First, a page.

||Susan M. Recinella, Clinical Psychologist for mentally ill adults, and
Catholic Lay Minister to Families of the Executed|
Strangers in Strange Lands
By: Dale Recinella
The Bible is filled with revelational instructions from God to man.
Among the most persistent of these is the command to care for the alien in our midst. I have a new perspective on those words now that I and
my family have lived abroad. Suddenly, we were the alien. My wife, my children and I were the immigrants.
Our homeland, the United States, doesn’t have a monopoly on hostility toward aliens. Europe is hostile, too. France is working to expel Africans.
Germany is tightening down on Turks. And when we lived in Italy, the unemployment rate was high, more than twice the rate in the U.S. Italy was
clamping down on educated “foreigners” like me. Aliens and foreigners are persona non grata in the developed world.
Every year over 100,000,000 people attempt to change residency across international borders. Almost none of them have the blessing of a host
community like the one we moved into in Rome. But even with all this help and support, we were amazed at how difficult it is to be the stranger,
the foreigner who doesn’t speak the language, the immigrant who can’t find the stores, the unwelcome pariah who is threatening to take a precious
domestic job and to consume scarce local resources for his family.
Each morning in Rome I found myself staring at the doors of a jammed commuter bus. There was no room for me and my children. We couldn’t
understand the Italian spoken by the people blocking our way. They couldn’t understand our English. But if we were going to get to school or to
find work, we must force our way onto that bus.
And I wonder: Is this unfriendly bus what my country looks like to the aliens from Mexico and Central America, from Haiti, from Africa?
As they work their way into America, do they have the same feeling in their gut that I did as I shoved into that bus muttering, “Permisso…scusi!”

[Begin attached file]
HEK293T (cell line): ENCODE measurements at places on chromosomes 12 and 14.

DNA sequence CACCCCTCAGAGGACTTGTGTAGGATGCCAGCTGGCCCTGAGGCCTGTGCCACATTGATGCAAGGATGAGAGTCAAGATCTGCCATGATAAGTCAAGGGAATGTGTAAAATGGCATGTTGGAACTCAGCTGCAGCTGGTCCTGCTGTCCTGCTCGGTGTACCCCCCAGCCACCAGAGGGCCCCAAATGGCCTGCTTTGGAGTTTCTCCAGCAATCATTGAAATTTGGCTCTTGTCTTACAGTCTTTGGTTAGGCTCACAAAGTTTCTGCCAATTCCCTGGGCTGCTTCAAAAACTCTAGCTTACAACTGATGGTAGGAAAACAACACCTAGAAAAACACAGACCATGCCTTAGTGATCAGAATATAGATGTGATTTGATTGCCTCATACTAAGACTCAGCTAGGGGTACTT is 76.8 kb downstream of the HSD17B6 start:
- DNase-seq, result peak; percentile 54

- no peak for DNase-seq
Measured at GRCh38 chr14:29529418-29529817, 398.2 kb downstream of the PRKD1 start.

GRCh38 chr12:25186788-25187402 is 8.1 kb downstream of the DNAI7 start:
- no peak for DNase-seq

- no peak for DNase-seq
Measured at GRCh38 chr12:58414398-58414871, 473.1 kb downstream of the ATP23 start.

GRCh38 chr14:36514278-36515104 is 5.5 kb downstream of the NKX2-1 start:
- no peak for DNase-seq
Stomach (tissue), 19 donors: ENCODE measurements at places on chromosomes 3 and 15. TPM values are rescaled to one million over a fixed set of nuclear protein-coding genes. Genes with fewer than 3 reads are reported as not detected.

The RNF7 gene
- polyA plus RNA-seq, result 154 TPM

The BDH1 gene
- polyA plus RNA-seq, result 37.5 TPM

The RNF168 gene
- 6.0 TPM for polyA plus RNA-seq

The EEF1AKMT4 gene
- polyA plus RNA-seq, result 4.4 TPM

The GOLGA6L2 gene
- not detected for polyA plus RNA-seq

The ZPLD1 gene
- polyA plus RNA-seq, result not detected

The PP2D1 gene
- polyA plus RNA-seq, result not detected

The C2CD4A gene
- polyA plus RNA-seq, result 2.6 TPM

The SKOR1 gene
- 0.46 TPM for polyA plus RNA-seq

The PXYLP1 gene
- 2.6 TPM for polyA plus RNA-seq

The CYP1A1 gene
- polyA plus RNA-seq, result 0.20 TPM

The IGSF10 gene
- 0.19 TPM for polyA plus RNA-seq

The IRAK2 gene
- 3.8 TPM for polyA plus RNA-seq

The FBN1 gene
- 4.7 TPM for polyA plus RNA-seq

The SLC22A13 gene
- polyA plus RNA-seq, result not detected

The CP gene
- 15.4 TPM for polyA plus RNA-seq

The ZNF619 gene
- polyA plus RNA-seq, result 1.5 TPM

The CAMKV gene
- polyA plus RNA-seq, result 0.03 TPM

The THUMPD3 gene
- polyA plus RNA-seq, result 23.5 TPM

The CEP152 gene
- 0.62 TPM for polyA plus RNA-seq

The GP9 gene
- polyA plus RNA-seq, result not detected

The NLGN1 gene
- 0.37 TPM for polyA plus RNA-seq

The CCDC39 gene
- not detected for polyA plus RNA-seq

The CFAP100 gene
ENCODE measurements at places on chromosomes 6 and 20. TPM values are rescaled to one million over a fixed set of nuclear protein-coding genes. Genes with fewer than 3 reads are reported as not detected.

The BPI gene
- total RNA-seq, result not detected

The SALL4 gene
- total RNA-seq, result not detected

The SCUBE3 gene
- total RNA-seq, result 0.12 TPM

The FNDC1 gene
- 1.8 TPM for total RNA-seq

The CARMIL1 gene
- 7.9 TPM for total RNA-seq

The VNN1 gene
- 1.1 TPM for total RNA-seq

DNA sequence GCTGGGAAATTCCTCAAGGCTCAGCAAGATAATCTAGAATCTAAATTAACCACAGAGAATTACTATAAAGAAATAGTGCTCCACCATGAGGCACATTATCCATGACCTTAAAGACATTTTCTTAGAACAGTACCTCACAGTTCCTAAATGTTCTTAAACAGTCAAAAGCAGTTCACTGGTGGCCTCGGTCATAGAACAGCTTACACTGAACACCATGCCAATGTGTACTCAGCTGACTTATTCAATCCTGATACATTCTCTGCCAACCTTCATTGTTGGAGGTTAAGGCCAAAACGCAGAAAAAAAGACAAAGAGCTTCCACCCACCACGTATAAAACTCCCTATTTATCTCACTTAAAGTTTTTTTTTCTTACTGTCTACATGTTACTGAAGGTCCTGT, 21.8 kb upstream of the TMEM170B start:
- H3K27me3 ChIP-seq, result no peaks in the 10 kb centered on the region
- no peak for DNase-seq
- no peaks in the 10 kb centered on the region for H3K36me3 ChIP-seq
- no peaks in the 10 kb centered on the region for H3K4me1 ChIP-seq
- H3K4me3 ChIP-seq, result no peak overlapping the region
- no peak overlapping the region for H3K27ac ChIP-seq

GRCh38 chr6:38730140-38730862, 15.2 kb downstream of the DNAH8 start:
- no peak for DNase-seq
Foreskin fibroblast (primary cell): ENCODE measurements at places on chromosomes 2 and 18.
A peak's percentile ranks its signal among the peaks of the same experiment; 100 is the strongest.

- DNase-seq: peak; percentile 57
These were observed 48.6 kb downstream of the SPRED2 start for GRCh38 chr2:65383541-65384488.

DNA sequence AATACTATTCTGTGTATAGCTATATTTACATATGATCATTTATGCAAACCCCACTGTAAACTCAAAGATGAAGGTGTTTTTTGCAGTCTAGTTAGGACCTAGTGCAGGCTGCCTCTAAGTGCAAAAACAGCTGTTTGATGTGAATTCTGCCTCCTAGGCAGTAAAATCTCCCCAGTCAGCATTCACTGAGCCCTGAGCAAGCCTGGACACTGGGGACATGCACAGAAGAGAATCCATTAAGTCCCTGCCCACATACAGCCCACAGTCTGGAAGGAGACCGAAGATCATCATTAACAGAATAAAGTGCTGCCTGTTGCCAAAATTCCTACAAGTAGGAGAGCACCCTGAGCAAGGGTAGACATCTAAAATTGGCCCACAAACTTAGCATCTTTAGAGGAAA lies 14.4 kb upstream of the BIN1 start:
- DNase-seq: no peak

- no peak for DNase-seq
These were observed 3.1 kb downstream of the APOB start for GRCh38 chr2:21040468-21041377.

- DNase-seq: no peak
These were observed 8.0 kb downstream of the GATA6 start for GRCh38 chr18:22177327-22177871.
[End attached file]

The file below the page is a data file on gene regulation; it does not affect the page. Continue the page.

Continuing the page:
Perhaps it’s not a coincidence that when God initiated his people, he called Abraham to become an immigrant, to move to a strange and foreign land.
What better way to burn into the collective memory of the People of God the imperative, “take care of the aliens!”
4000 years later, we who claim to be children of Abraham through faith, must evaluate our choices and our actions in light of that imperative.
Do we have the courage to step aside, to make room, to welcome the stranger in our midst? Is there a place for the alien in our bus? In our country?
In our home? In our heart?
First published: The Talahasse Democrat, November 1996
© 2008 Dale S. Recinella & The Talahasse Democrat.
Used with permission. All rights reserved.
No further reproduction or republication without prior written permission.
I Was In Prison
News & Updates
This ezine is targeted for people involved in prison ministry or in stopping the death penalty, we think you will find helpful information for people who are undecided about capital punishment, for those who have never experienced the inside of a jail or prison, and for those who feel called to participate through prayer and adoration.
Your name and information will never be used or shared with anyone. We promise!
Dale S. Recinella
, Catholic Lay Chaplain, Florida Death Row and Solitary Confinement
Susan M. Recinella
, Clinical Psychologist for mentally ill adults, and
Catholic Lay Minister to Families of the Executed